Tuesday, July 7, 2009
Well, we need to--for school, obviously, since so much homework involves writing, but there is also work. We need to learn to write an effective resume, cover letter, thank-you-for-the-interview letter, and any other writing involved in the job search. We also need to learn to write for the job, because no matter what sort of job we have, there's the possibility of having to write something, be it memo, report, or presentation, and poor writing skills will not impress our employer, no matter our talent for our particular job. It is fine to use slang, abbreviation, or dialect words in e-mails or letters to friends--I certainly do--but when it comes to formal occasions, we need to know how to write Standard English, just like we need to learn how to speak Standard English on formal occasions such as job interviews, meetings, etc.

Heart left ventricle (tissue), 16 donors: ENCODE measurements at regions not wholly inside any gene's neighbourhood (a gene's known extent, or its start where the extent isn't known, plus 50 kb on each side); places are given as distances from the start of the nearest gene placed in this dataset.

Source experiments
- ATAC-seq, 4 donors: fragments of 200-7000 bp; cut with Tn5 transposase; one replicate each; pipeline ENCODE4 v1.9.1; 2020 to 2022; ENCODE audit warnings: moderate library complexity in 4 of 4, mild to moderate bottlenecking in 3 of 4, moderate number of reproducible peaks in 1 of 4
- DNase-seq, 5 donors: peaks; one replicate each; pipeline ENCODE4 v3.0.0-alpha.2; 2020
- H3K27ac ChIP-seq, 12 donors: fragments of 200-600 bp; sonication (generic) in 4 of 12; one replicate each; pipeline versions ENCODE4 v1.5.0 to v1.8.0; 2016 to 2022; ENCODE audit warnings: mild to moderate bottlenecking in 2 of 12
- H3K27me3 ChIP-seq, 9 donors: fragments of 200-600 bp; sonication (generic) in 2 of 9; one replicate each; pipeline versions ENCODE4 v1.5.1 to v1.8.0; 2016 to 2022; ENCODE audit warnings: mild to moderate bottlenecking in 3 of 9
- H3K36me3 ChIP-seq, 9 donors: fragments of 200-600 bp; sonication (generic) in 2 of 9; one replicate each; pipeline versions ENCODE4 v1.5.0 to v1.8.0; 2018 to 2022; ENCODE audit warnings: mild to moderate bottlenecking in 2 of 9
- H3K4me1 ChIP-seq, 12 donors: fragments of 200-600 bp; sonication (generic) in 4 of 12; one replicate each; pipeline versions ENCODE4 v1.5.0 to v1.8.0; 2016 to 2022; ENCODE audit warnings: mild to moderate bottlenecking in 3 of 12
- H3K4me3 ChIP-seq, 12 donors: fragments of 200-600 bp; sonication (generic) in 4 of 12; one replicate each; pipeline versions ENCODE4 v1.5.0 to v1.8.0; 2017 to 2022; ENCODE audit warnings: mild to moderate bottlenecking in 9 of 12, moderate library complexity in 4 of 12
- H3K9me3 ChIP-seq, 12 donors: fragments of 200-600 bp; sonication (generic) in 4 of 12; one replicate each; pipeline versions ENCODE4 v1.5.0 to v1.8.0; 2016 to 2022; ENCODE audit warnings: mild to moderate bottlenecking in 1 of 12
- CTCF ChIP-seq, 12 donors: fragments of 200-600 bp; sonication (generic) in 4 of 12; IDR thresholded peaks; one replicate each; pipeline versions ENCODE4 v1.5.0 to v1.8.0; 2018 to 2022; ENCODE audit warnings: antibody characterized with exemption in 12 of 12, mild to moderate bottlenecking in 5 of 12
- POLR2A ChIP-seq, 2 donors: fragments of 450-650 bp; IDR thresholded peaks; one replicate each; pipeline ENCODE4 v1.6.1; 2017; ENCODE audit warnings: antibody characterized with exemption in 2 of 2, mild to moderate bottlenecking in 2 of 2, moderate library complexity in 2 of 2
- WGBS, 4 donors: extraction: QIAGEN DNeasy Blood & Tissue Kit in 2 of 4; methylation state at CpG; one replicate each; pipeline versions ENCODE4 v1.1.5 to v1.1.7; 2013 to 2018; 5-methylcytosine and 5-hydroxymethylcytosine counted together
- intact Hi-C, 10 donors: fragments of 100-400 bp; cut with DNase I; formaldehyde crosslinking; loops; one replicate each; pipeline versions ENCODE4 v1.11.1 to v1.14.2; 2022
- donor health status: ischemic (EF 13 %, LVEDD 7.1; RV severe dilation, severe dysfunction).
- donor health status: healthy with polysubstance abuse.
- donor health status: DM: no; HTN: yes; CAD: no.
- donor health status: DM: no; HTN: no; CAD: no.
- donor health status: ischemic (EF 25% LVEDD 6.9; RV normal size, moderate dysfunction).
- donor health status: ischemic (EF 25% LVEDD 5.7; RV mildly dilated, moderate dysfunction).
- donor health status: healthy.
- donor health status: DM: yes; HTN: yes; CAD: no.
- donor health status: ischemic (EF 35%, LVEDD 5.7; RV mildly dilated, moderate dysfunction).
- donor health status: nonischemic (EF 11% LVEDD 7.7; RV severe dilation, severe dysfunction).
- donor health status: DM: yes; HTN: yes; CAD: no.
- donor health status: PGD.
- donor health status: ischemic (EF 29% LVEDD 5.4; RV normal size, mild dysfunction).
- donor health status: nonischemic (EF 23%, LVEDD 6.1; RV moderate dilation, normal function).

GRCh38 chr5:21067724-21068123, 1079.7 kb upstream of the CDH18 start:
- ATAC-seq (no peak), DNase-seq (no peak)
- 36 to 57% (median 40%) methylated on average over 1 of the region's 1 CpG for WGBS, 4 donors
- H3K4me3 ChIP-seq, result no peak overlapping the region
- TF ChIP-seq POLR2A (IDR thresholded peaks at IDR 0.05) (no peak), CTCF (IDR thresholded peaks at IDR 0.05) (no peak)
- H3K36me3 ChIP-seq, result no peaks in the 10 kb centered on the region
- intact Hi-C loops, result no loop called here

Monday, July 6, 2009
P.S. E.B. White . . . yes, it's that E.B. White, the author of Charlotte's Web, Stuart Little, and
The Trumpet of the Swan :)
Bibliographic information: Strunk, William, Jr., and E.B. White. The Elements of Style. 3rd edition. New York: Macmillan Publishing Co., Inc., 1979.
Friday, July 3, 2009
Whether one arrives by car bus, plain, train or boat, the skiline will took your breath away. A single visit to New york will tell you why the city is both loved. And hated by so many people. And the streets seem so durty. cans and bags and newspapers lay in the guters an on the sidwalks, or somtimes fly acros you’re path. even the people who do not speek English won’t smile or say excuse me or give one good directions. The thril will only be hightened when you walk. Down the canyons formed by skyscrapers. look in the shop windows. go to the theatre, or a museum. stroll in the nayborhoods where no one speeks english. You starts to notise the noise of trafic and get annoyed at crowds. But all is not perfect--far form it. You has the same love-hate feelings as everyone else does. after a few days, when you’re reactions balance out.